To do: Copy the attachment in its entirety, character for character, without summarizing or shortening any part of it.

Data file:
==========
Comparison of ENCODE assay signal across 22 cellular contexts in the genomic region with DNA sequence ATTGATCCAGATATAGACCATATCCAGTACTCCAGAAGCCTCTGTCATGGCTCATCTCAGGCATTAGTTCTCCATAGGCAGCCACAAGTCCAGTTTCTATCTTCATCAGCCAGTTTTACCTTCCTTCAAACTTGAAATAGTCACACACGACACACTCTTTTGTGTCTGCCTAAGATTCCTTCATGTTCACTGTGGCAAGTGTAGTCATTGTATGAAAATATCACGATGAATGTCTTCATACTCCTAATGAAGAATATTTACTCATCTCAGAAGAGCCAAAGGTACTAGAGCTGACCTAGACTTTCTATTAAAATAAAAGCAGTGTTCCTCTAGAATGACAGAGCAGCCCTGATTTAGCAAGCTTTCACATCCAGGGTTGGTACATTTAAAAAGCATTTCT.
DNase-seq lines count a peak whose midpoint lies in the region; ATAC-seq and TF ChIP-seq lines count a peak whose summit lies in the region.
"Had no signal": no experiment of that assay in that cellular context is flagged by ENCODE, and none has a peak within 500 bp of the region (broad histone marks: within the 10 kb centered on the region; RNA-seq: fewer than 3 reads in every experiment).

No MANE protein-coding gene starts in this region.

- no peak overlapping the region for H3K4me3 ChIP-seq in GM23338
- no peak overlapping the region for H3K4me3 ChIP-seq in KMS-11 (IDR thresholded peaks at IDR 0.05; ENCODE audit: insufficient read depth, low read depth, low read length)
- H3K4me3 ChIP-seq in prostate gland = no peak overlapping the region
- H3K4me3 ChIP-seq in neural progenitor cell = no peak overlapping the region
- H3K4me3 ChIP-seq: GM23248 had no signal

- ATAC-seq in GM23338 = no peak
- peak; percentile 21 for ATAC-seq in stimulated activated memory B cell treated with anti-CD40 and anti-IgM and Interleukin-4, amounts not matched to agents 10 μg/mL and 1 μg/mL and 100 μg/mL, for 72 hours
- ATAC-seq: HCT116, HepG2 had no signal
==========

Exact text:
Comparison of ENCODE assay signal across 22 cellular contexts in the genomic region with DNA sequence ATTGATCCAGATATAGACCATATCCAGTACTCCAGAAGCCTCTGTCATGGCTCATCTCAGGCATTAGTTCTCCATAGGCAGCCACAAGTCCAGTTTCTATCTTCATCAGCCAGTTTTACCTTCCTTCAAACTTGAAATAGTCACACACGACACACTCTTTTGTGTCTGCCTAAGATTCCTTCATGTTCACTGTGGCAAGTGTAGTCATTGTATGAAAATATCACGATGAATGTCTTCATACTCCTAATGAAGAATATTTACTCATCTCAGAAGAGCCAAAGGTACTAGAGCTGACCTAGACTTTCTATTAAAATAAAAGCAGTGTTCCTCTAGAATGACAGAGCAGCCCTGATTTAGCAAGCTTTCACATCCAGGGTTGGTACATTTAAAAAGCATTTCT.
DNase-seq lines count a peak whose midpoint lies in the region; ATAC-seq and TF ChIP-seq lines count a peak whose summit lies in the region.
"Had no signal": no experiment of that assay in that cellular context is flagged by ENCODE, and none has a peak within 500 bp of the region (broad histone marks: within the 10 kb centered on the region; RNA-seq: fewer than 3 reads in every experiment).

No MANE protein-coding gene starts in this region.

- no peak overlapping the region for H3K4me3 ChIP-seq in GM23338
- no peak overlapping the region for H3K4me3 ChIP-seq in KMS-11 (IDR thresholded peaks at IDR 0.05; ENCODE audit: insufficient read depth, low read depth, low read length)
- H3K4me3 ChIP-seq in prostate gland = no peak overlapping the region
- H3K4me3 ChIP-seq in neural progenitor cell = no peak overlapping the region
- H3K4me3 ChIP-seq: GM23248 had no signal

- ATAC-seq in GM23338 = no peak
- peak; percentile 21 for ATAC-seq in stimulated activated memory B cell treated with anti-CD40 and anti-IgM and Interleukin-4, amounts not matched to agents 10 μg/mL and 1 μg/mL and 100 μg/mL, for 72 hours
- ATAC-seq: HCT116, HepG2 had no signal